SOLUTION

Try borrowing some camping gear from a friend to determine how cold you sleep. You can also follow the tips outlined in this article to make sure you have your best chance of staying comfy and cozy through the night. 

Try building up your tolerance for the cold. Turn down the heat in your home to acclimatize to lower temperatures over longer periods of time. Don’t just throw yourself outside into the snow before heading back into your overheated house. Gradual and prolonged exposure to cold works best. Your body should eventually adjust.

5. YOU HAVEN’T EATEN ENOUGH

If you haven’t eaten enough, your metabolism is going to be running slower, which means you’ll be generating less heat.

SOLUTION

Make sure you have a decent meal an hour or so before sleeping and keep some high-calorie snacks in a critter-proof container beside your sleeping mat in case you wake up cold. A chocolate bar should do the trick.

6. YOU WENT TO BED COLD

Insulation doesn’t generate heat—it can only trap it. If you go to bed cold, your bag will not be able to warm you up.

SOLUTION

Get your body temperature up before bed. Eat enough, do some push-ups and make sure you get your inner furnace going. Then make sure you’re wearing a full set of dry base layers before you hit the hay.

You can also fill a well-sealed water bottle with hot water and place it at the foot of your sleeping bag before bed. Your bag will trap the heat and you’ll be toasty warm as a result.

7. YOU NEED TO PEE

When you have a full bladder, your body expends energy trying to keep that liquid warm. It’s pretty uncomfortable too.

SOLUTION

Go. Pee. That momentary discomfort of getting out of your bag and heading outside will be rewarded with a warm night’s sleep. And if you’re not keen to head out into the cold under any circumstance, try using a pee funnel or collapsible bottle.

…and don’t get your pee bottle mixed up with your drinking bottle.

8. YOU’RE A WOMAN

Women tend to sleep a few degrees colder due to their smaller size, fat-muscle ratio and hormonal differences. A ‘typical’ woman’s body shape tends to be wider from the hip to knee. More importantly, women often sleep on their sides in a ‘figure four’ position. This means they are more likely to have one leg project over the edge of a mummy-shaped sleeping mat and much  more likely to compress the insulation of a slim fitting sleeping bag with their knees and hips.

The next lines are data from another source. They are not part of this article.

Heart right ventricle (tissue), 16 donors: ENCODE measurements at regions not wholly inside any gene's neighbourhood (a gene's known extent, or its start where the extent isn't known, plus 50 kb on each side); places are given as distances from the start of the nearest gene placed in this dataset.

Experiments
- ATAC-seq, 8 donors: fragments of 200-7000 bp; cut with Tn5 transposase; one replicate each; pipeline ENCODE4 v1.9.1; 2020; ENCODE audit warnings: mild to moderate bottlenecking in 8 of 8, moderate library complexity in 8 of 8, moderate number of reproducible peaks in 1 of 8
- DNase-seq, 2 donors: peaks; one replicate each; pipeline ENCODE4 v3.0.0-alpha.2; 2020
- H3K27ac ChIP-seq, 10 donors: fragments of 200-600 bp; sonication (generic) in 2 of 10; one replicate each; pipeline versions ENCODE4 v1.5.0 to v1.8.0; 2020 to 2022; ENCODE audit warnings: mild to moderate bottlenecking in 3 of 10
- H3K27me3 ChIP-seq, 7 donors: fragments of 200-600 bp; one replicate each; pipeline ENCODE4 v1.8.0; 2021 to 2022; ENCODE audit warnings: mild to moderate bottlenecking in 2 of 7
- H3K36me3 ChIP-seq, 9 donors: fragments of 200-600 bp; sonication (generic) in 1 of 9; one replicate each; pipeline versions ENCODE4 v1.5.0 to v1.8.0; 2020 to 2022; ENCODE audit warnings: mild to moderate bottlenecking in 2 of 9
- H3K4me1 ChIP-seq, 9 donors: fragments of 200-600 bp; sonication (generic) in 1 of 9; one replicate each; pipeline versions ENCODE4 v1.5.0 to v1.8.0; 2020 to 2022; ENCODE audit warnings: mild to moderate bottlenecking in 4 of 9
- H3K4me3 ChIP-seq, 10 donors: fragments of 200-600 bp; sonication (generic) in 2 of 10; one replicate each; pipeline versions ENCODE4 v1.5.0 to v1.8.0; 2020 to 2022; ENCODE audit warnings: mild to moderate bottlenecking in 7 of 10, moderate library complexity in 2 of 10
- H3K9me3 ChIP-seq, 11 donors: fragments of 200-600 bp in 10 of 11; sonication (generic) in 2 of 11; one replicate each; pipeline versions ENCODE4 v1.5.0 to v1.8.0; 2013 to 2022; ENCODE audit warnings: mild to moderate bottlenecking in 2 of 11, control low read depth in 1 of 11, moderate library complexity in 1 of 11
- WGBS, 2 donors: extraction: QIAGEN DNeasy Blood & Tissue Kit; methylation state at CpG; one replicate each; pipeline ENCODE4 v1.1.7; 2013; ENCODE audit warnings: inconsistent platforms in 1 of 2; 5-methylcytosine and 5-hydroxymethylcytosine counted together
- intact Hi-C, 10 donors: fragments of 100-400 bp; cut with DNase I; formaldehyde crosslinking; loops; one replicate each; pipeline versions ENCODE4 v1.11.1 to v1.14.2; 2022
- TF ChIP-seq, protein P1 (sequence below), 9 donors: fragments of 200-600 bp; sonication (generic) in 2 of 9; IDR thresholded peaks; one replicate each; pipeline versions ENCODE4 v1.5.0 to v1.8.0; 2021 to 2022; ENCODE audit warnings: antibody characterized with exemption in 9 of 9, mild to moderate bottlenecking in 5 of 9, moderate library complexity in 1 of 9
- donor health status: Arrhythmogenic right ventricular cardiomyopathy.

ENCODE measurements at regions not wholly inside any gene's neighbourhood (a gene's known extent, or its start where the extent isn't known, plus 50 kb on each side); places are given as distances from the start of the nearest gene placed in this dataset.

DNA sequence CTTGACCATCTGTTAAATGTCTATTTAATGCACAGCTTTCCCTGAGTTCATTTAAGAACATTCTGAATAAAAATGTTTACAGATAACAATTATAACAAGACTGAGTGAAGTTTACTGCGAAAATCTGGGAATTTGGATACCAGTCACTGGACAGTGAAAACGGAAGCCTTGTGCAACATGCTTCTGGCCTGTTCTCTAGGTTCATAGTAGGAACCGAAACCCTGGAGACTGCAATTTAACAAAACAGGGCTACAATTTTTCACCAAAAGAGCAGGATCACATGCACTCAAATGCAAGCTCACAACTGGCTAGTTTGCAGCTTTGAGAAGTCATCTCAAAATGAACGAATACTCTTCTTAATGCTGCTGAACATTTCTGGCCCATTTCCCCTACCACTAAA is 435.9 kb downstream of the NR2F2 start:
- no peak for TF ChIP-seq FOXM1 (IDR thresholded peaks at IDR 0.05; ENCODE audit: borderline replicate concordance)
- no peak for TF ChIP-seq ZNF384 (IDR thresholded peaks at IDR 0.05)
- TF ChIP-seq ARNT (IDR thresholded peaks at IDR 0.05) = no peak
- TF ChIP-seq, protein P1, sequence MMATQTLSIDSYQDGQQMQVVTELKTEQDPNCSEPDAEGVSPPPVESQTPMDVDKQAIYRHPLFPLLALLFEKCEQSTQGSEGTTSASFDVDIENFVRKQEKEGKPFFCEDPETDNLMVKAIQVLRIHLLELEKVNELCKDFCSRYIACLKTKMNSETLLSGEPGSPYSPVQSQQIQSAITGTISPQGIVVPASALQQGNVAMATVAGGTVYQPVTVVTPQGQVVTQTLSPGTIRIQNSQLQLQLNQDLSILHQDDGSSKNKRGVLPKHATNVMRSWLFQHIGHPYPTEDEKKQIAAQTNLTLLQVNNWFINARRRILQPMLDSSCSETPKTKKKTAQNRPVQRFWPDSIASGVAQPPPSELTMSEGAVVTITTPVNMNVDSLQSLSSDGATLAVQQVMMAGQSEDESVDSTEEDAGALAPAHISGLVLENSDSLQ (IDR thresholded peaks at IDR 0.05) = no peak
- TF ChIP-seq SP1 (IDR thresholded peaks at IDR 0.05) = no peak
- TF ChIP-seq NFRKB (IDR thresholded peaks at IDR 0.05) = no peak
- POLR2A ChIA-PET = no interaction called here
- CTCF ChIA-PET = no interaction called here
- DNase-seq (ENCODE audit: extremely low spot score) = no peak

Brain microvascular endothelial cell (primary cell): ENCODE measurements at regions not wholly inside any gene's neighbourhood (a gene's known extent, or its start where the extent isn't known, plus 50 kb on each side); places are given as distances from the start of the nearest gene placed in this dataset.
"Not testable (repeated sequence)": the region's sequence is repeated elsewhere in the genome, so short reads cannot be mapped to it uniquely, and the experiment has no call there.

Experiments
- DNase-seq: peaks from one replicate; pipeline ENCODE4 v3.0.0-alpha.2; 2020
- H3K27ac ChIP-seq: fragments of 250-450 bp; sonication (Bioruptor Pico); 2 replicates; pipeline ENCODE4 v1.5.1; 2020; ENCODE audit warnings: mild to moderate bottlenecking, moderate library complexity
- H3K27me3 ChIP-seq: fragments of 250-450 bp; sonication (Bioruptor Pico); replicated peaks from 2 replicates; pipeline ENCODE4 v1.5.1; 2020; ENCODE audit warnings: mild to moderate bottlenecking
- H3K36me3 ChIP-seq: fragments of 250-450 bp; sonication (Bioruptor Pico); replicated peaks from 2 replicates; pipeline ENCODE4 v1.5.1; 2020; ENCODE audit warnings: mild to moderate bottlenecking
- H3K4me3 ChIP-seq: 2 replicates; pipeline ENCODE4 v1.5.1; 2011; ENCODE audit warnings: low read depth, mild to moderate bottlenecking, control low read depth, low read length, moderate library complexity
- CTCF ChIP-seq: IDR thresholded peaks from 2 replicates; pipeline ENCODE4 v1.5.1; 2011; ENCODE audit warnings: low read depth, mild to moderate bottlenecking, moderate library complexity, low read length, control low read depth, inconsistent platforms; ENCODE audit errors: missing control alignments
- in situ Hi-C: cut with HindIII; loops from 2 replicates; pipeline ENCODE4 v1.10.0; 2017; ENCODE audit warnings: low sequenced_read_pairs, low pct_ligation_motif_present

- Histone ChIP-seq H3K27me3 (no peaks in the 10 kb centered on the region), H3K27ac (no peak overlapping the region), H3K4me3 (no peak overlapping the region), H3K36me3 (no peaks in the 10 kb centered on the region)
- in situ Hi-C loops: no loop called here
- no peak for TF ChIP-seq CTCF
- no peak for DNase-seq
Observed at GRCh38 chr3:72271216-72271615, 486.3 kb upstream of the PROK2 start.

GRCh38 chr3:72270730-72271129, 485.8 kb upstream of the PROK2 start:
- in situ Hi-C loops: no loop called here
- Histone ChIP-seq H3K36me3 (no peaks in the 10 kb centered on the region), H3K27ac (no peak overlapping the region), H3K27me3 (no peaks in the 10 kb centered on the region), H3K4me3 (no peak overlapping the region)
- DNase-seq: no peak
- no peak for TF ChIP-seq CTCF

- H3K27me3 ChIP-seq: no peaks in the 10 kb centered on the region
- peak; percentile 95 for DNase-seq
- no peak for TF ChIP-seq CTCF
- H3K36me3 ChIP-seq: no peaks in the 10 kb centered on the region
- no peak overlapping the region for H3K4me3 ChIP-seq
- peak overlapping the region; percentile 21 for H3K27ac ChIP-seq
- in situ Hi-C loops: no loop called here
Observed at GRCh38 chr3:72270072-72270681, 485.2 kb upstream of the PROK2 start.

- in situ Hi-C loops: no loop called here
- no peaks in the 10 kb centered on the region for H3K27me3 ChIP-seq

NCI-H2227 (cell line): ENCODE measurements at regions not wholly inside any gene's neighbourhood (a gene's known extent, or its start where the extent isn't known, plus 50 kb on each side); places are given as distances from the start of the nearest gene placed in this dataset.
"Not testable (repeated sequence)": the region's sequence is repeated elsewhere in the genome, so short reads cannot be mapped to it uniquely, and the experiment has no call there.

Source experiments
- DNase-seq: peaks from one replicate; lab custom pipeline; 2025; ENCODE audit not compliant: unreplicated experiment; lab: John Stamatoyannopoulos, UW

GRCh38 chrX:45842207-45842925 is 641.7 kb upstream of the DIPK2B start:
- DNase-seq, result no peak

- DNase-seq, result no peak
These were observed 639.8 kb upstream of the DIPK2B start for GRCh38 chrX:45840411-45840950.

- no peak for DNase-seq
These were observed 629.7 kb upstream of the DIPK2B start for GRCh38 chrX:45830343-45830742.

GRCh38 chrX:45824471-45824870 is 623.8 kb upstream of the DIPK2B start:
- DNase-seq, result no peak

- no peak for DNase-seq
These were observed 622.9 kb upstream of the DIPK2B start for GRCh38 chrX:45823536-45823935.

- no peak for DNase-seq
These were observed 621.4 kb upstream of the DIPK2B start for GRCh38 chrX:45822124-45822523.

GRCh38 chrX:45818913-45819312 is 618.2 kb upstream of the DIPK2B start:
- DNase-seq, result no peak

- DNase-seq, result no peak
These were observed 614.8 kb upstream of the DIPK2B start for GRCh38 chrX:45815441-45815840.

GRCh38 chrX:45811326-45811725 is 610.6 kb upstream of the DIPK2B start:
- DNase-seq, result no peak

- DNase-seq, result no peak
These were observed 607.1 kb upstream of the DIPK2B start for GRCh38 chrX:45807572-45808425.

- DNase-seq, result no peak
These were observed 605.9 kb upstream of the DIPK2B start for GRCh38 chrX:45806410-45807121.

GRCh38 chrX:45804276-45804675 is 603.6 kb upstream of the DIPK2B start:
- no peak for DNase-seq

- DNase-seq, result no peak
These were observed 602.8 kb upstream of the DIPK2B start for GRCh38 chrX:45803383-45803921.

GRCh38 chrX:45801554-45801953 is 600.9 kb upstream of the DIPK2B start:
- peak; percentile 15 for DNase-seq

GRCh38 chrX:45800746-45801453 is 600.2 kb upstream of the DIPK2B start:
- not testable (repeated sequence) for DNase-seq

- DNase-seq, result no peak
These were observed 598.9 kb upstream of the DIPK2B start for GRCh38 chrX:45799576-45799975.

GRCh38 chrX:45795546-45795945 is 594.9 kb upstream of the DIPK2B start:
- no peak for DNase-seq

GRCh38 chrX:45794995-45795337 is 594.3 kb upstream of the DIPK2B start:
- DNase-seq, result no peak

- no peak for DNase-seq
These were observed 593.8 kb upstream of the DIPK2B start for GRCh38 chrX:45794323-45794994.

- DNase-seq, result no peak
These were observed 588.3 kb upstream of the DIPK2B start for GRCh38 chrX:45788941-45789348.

SOLUTION

There are a few things women can do to sleep warmer at night. You can choose a women’s specific sleeping bag and mat—ours have extra insulation and a shape that’s narrower in the shoulders and wider from hip to knee. You should also be choosing your sleeping bag according to the EN ‘Comfort’ rating rather than the ‘Lower limit’ range.

9. YOUR SLEEPING BAG IS DIRTY

Missed laundry day a few times too many? That might be the reason your sleeping bag isn’t living up to its full, lofty potential. Grime and oils can make their way from the lining fabrics to the insulation of your sleeping bag. When this gets dirty enough, your insulation won’t loft as well—and won’t trap heat all that well as a result.

SOLUTION

Bite the bullet and wash your down sleeping bag or synthetic sleeping bag. Alternatively, use a sleeping bag liner to increase the time between laundry days.

10. YOUR SLEEPING BAG IS THE WRONG SHAPE OR SIZE FOR YOU

If your bag is too big in places, or too long, your body is going to have too much real estate to heat up. If it’s too restrictive, you’re going to compress the insulation and create cold spots.

SOLUTION

Be like Goldilocks and get a bag that’s just right in shape, size and length. For some people, that’s going to be a mummy bag and for others it’s going to be a women’s specific sleeping bag. To find your perfect fit, visit our Sleep System Finder.

6 thoughts on “Why Your Sleeping Bag Isn't Keeping you Warm

  1. avatar Bela says:

    Eating chocolate at bedtime (to warm you up) can cause sleeplessness due to the caffeine-like substance bromine, which is a stimulant.

  2. avatar Stephen Hobbs says:

    Great article.
    I find my metabolism changes from night to night and sometimes hour to hour. So, for me being able to adjust insulation is key to avoid overheating or being cold.
    Agree that staying on ones pad is important. I use Velcro to connect my pillow to my pad. Am going to experiment with velcroing my pad to the floor (to avoid touching the wet sides and end of my tent) and adding ties for my bag to the pad.
    To deal with varying conditions, best to have surplus insulation. If expecting snow, bring two mattresses. In any conditions, use one’s down jacket in your sleeping bag. Bring wooly sleeping socks & wear a toque.
    It is all a matter of weight trade offs. With all of the above, I can get away with a half bag, that is hips to toes down bag only and still have lots of redundancy – actually lighter and warmer.
    You did not mention the other uses of your bag, which should include drying your socks, boot liners and shirt overnight.

  3. avatar Maria Teresa says:

    This is an extraordinary post … The advice is excellent … I like the pix too …

    Thank you so much

  4. avatar Jan Gardner says:

    Never made the connection between needing to pee and being cold. ( I always need to pee). Very informative!

  5. avatar Robert Randhare says:

    Add a good quality large sized Emergency Mylar Space Blanket and make a burrito. Spread half under the sleeping pad and half over your sleeping bag. It will stop some loss to the ground, but more significantly trap warm air that rises through the bag.